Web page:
Lethe

Lethe

[lee-thee]
noun
1.
Classical Mythology. a river in Hades whose water caused forgetfulness of the past in those who drank of it.
2.
(usually lowercase) forgetfulness; oblivion.

Origin:
< Latin < Greek, special use of lḗthē forgetfulness, akin to lanthánesthai to forget

Lethean [li-thee-uhn, lee-thee-uhn] , Lethied, adjective
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World English Dictionary
Lethe (ˈliːθɪ)
 
n
1.  Greek myth a river in Hades that caused forgetfulness in those who drank its waters
2.  forgetfulness
 
[C16: via Latin from Greek, from lēthē oblivion]
 
Lethean
 
adj

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Etymonline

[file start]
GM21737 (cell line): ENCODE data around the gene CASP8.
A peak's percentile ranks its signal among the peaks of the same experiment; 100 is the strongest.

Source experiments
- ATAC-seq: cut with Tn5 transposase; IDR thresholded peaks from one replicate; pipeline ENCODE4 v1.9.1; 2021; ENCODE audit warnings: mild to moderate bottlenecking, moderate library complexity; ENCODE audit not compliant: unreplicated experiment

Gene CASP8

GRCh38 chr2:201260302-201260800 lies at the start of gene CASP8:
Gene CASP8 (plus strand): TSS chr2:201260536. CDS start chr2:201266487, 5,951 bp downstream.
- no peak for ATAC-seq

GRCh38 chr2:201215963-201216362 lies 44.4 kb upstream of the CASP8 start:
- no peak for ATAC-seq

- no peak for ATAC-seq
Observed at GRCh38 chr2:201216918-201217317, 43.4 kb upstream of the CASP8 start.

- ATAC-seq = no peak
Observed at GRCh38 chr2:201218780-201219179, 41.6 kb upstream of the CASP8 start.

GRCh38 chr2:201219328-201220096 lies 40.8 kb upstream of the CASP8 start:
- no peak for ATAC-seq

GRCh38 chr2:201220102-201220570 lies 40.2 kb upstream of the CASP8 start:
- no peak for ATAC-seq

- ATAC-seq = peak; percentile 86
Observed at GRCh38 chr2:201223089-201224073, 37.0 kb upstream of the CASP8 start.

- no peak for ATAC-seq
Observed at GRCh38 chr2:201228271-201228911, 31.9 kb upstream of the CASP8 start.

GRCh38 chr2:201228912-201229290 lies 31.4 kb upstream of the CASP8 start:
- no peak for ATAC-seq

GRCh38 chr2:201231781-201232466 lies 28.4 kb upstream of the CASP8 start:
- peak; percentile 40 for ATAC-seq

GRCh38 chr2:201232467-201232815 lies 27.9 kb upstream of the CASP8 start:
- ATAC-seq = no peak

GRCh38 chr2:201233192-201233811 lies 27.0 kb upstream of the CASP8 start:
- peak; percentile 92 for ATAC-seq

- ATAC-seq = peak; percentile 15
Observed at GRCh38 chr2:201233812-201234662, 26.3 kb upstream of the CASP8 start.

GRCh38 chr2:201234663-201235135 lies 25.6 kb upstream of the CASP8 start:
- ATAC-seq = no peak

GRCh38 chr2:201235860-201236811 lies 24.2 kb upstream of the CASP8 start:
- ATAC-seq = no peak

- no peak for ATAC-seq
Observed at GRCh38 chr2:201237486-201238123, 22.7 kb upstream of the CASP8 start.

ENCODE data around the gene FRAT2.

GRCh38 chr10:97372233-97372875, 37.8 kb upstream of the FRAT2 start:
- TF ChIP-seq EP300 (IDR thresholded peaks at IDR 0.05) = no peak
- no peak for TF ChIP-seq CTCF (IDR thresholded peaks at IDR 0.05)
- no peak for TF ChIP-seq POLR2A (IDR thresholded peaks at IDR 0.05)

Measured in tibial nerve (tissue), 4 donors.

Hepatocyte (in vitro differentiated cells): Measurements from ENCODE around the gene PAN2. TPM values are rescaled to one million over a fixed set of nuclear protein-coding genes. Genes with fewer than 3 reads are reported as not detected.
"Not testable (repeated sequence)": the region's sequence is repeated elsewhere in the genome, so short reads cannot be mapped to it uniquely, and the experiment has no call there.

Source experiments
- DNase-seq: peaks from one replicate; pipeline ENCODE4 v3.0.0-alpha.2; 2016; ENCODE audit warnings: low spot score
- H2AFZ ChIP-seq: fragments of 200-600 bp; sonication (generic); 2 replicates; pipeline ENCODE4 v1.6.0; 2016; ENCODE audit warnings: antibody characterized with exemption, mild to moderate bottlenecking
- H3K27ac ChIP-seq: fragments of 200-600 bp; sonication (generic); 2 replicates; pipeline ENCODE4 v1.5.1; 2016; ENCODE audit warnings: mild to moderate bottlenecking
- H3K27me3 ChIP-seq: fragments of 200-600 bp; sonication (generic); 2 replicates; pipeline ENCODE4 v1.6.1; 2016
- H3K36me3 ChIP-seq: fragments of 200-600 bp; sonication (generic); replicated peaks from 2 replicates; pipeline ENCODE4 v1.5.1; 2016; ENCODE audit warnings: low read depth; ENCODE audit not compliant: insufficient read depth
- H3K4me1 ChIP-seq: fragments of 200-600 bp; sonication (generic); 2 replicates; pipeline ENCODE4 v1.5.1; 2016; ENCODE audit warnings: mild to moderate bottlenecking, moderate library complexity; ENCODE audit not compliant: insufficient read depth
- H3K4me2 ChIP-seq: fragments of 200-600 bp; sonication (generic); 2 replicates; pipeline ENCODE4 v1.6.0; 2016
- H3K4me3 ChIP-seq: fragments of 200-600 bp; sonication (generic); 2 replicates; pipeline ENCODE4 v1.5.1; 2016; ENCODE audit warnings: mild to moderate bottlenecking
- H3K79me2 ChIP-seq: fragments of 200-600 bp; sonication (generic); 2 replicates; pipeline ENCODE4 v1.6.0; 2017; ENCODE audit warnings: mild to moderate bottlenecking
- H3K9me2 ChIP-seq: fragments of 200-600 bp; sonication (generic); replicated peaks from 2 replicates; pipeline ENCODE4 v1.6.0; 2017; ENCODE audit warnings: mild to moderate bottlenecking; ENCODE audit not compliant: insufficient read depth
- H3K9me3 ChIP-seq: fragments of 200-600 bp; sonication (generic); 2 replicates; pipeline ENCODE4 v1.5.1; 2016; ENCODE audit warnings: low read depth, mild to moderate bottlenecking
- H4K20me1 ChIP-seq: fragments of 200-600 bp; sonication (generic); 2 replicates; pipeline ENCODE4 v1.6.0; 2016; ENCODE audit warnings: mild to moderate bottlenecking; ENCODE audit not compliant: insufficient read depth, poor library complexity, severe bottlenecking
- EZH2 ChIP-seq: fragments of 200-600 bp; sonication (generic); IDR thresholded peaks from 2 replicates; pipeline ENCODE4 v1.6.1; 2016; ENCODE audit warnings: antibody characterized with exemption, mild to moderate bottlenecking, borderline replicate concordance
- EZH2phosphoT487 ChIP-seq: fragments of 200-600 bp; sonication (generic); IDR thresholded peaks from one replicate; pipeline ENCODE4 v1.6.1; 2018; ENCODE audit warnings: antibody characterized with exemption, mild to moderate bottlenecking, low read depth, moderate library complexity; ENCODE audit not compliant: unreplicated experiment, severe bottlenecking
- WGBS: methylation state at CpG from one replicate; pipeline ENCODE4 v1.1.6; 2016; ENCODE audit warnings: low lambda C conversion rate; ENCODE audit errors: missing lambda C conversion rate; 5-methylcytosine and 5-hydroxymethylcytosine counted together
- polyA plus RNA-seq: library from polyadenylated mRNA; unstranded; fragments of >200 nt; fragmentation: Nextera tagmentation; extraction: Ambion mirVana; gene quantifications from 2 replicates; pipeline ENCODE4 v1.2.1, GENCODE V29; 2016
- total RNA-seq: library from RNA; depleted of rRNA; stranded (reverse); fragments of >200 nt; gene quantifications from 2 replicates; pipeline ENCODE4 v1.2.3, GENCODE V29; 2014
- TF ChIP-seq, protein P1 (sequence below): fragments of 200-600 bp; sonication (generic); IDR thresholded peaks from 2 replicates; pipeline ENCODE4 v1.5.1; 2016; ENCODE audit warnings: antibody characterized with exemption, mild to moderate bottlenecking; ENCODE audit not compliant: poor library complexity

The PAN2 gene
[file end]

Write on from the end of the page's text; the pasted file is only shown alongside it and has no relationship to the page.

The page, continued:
Word Origin & History

Lethe
1560s, river of Hades, whose water when drunk caused forgetfulness of the past, from Gk. lethe, lit. "forgetfulness, oblivion," related to lethargos "forgetful," lathre "secretly, by stealth," lathrios "stealthy," lanthanein "to be hidden." Cognate with L. latere "to be hidden" (see latent).
Online Etymology Dictionary, © 2010 Douglas Harper
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American Heritage
Cultural Dictionary
Lethe [(lee-thee)]

In classical mythology, a river flowing through Hades. The souls of the dead were forced to drink of its waters, which made them forget what they had done, said, and suffered when they were alive.

The American Heritage® New Dictionary of Cultural Literacy, Third Edition
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